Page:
Most investors are familiar with the two primary types of investments: stocks and bonds. Stocks are easy to understand because we hear about the stock market on a daily basis. The news constantly reminds us about whether the stock market is going up, down, and what companies are doing the best and worst. What about bonds? Most of us have bonds in our portfolios, but we hear very little about bond markets or how these financial instruments actually work.
You Become a Lender
When you buy a share of stock you buy a small piece of ownership of a corporation. The value of that stock fluctuates based on what investors, or the market as a whole feel the company is worth. A bond is quite different. When you buy a bond you’re not buying ownership of the company, but instead, you’re lending that company money. In return for your loan the company pays you interest. Think of it as a bank loaning you money, only the roles are reversed. When you borrow money from the bank the bank gives you a lump sum of money that you must repay over time with interest. That’s exactly how a bond works, but this time you’re the “bank” lending money to a company, which then repays you over time and with interest.
Types of Bonds
While the above example described a corporate bond, there are actually many different types of bond issuers. Not only can corporations issue bonds, but so can state, local, and federal governments. Have you heard of savings bonds? These are bonds issued by the U.S. government. The same principal applies and you lend money to the government while they agree to repay you with interest.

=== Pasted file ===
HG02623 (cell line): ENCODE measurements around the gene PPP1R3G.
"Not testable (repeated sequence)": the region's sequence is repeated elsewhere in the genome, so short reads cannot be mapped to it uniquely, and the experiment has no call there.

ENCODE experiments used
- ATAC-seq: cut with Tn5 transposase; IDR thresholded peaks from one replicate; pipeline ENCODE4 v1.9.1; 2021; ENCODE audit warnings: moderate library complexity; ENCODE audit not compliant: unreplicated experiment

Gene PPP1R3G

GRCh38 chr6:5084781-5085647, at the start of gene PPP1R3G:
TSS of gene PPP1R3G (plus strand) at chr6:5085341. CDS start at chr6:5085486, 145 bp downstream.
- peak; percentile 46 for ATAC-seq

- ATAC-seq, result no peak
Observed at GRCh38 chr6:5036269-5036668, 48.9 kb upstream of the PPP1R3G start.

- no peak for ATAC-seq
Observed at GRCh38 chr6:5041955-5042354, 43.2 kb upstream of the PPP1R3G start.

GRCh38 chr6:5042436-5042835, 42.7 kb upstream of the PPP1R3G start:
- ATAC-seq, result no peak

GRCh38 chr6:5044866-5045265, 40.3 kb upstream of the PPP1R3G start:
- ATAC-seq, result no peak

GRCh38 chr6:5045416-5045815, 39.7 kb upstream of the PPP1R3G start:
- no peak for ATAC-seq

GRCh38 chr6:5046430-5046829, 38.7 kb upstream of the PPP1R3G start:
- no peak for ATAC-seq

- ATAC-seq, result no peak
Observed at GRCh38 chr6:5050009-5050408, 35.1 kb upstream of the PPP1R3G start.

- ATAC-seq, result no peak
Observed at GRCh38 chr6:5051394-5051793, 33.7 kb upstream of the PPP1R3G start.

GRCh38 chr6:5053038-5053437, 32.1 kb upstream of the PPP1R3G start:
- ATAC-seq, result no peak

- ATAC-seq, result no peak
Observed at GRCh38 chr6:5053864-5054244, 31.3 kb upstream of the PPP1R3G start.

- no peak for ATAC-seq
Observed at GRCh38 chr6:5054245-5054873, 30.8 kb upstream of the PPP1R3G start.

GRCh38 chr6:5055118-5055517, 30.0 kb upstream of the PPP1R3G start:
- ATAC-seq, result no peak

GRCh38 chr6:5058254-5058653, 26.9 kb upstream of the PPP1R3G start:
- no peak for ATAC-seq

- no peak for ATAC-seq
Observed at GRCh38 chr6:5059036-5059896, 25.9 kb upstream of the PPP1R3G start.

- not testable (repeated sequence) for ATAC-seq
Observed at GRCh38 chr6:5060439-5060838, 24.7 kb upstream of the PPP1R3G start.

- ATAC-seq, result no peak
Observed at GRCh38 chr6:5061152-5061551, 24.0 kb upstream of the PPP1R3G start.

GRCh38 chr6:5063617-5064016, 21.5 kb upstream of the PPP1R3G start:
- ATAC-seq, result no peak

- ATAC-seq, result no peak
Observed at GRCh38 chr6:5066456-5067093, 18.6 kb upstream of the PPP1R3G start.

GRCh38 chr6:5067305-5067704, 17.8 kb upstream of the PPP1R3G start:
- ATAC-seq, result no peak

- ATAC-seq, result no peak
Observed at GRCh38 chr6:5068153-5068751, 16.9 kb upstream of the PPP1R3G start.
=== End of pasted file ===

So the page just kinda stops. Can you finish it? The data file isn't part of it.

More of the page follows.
If you’re talking about local or state municipalities issuing bonds, these are typically referred to as municipal, or muni bonds. These bonds typically fund projects that either generate revenue or are needed for construction or maintenance. One of the benefits of municipal bonds is that if you purchase a local bond in your state of residence there may be special tax breaks on the interest earned.
How You Make Money With Bonds
Bonds are a little different than many other investments. With stocks, you’re looking for capital appreciation. This means you want the price of your stock to go up. When you buy a bond you’re not as concerned with the increase or decrease of the bond price, but primarily looking to generate regular income in the form of interest.
That’s not to say bond prices don’t fluctuate, because they can, but they typically remain much more stable than the share price of a stock. Because of this relative stability in price and regular interest payments, bonds are considered safer investments than stocks. This is especially true with government bonds which are backed by the full faith and credit of the U.S. government. In addition, some municipal bonds may even be insured.
Bonds are generally used by investors to offset some of the risk in their portfolio. Stocks can fluctuate from one day to the next by a significant margin, but bonds tend to remain fairly stable, and of course, pay out interest. So, by adding bonds to your portfolio you can mitigate some of the risk you’re taking in stocks by having some stable income from bonds.